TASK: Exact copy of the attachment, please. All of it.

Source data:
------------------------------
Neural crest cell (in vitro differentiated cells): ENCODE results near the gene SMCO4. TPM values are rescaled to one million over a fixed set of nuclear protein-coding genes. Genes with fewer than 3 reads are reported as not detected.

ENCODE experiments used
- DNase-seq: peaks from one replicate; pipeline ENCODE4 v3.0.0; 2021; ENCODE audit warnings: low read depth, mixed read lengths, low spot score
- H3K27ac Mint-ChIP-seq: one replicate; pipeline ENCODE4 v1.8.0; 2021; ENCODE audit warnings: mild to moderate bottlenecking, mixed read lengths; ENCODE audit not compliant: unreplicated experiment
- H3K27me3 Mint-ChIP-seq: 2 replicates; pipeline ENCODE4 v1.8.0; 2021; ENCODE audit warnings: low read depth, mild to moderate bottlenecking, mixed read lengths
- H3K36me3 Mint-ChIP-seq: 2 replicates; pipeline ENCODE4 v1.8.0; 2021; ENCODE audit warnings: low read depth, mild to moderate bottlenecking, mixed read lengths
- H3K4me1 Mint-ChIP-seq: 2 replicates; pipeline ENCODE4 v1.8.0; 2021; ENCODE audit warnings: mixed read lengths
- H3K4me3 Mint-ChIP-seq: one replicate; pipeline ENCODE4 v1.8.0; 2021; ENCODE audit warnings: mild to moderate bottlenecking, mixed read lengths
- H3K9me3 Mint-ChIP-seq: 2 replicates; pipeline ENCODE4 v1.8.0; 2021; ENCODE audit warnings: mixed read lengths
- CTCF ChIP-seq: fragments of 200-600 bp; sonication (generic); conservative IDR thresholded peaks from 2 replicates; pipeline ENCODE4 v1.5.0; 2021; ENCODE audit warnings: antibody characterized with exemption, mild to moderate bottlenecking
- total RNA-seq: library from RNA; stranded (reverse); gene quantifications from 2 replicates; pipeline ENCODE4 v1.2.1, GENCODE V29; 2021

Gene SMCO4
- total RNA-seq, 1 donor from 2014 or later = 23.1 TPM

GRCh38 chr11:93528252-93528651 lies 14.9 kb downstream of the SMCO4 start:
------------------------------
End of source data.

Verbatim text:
Neural crest cell (in vitro differentiated cells): ENCODE results near the gene SMCO4. TPM values are rescaled to one million over a fixed set of nuclear protein-coding genes. Genes with fewer than 3 reads are reported as not detected.

ENCODE experiments used
- DNase-seq: peaks from one replicate; pipeline ENCODE4 v3.0.0; 2021; ENCODE audit warnings: low read depth, mixed read lengths, low spot score
- H3K27ac Mint-ChIP-seq: one replicate; pipeline ENCODE4 v1.8.0; 2021; ENCODE audit warnings: mild to moderate bottlenecking, mixed read lengths; ENCODE audit not compliant: unreplicated experiment
- H3K27me3 Mint-ChIP-seq: 2 replicates; pipeline ENCODE4 v1.8.0; 2021; ENCODE audit warnings: low read depth, mild to moderate bottlenecking, mixed read lengths
- H3K36me3 Mint-ChIP-seq: 2 replicates; pipeline ENCODE4 v1.8.0; 2021; ENCODE audit warnings: low read depth, mild to moderate bottlenecking, mixed read lengths
- H3K4me1 Mint-ChIP-seq: 2 replicates; pipeline ENCODE4 v1.8.0; 2021; ENCODE audit warnings: mixed read lengths
- H3K4me3 Mint-ChIP-seq: one replicate; pipeline ENCODE4 v1.8.0; 2021; ENCODE audit warnings: mild to moderate bottlenecking, mixed read lengths
- H3K9me3 Mint-ChIP-seq: 2 replicates; pipeline ENCODE4 v1.8.0; 2021; ENCODE audit warnings: mixed read lengths
- CTCF ChIP-seq: fragments of 200-600 bp; sonication (generic); conservative IDR thresholded peaks from 2 replicates; pipeline ENCODE4 v1.5.0; 2021; ENCODE audit warnings: antibody characterized with exemption, mild to moderate bottlenecking
- total RNA-seq: library from RNA; stranded (reverse); gene quantifications from 2 replicates; pipeline ENCODE4 v1.2.1, GENCODE V29; 2021

Gene SMCO4
- total RNA-seq, 1 donor from 2014 or later = 23.1 TPM

GRCh38 chr11:93528252-93528651 lies 14.9 kb downstream of the SMCO4 start: